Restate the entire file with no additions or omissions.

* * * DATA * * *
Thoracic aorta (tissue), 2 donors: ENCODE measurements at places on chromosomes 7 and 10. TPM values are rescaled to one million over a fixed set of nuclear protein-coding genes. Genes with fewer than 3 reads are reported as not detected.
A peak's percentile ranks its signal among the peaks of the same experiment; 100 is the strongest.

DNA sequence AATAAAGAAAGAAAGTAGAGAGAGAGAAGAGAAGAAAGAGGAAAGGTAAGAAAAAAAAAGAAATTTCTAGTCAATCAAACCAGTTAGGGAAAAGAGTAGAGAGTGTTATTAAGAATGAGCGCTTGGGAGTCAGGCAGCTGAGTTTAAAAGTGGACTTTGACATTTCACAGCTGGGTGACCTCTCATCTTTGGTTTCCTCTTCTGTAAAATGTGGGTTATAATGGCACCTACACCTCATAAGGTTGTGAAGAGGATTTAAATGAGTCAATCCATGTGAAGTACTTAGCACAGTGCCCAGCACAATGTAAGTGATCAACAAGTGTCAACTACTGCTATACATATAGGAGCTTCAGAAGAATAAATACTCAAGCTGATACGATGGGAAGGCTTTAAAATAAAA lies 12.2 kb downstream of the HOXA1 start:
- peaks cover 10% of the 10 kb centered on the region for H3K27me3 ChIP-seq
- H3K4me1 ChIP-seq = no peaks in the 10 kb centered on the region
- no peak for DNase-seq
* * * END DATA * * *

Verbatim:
Thoracic aorta (tissue), 2 donors: ENCODE measurements at places on chromosomes 7 and 10. TPM values are rescaled to one million over a fixed set of nuclear protein-coding genes. Genes with fewer than 3 reads are reported as not detected.
A peak's percentile ranks its signal among the peaks of the same experiment; 100 is the strongest.

DNA sequence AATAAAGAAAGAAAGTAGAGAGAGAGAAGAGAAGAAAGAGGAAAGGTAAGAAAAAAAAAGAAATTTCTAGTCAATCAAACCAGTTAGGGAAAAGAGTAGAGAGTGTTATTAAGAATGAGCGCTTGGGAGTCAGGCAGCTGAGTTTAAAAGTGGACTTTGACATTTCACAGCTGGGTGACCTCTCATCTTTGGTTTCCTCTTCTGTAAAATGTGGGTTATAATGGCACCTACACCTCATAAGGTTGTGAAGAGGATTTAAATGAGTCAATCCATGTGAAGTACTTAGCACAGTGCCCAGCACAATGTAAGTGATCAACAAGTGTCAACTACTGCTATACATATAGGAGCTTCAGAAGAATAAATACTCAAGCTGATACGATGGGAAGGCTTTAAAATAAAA lies 12.2 kb downstream of the HOXA1 start:
- peaks cover 10% of the 10 kb centered on the region for H3K27me3 ChIP-seq
- H3K4me1 ChIP-seq = no peaks in the 10 kb centered on the region
- no peak for DNase-seq